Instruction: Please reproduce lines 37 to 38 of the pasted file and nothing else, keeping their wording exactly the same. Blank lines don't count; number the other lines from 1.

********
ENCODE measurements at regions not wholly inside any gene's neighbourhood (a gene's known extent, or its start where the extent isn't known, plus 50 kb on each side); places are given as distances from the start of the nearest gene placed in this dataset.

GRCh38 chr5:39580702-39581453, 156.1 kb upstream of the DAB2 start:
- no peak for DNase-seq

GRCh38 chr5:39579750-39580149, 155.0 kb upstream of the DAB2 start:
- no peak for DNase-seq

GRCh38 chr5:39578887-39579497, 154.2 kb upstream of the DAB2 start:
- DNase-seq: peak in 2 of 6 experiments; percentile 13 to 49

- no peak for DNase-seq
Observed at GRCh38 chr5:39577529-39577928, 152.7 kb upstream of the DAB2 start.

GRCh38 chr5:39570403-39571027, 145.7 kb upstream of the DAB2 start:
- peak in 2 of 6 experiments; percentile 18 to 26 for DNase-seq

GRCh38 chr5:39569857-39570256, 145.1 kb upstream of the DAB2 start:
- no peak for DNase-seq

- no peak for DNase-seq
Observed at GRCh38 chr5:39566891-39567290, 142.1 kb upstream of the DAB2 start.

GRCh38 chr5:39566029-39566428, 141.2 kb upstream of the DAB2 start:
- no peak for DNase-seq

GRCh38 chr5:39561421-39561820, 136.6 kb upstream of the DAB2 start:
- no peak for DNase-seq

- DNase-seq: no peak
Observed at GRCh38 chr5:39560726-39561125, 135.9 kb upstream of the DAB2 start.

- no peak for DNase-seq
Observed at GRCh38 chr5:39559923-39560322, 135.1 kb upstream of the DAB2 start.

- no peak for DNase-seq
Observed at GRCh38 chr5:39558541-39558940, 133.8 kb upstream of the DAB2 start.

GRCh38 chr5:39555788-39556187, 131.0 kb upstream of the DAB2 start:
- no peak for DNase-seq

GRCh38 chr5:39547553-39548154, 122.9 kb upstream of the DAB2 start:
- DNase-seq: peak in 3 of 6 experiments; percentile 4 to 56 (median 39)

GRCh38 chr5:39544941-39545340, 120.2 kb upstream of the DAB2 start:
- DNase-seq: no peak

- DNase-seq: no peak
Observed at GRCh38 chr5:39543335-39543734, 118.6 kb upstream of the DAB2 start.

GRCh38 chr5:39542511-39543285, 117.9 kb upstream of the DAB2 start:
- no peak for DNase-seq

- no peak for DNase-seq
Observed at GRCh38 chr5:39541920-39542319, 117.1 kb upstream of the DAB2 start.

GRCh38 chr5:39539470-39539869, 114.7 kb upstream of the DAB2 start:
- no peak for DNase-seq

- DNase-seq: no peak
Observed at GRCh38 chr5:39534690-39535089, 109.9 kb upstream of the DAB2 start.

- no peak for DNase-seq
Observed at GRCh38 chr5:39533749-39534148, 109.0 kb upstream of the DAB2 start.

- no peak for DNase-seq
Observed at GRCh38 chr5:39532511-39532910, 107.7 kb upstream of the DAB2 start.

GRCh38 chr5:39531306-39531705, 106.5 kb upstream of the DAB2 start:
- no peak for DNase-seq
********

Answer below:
Observed at GRCh38 chr5:39541920-39542319, 117.1 kb upstream of the DAB2 start.

GRCh38 chr5:39539470-39539869, 114.7 kb upstream of the DAB2 start: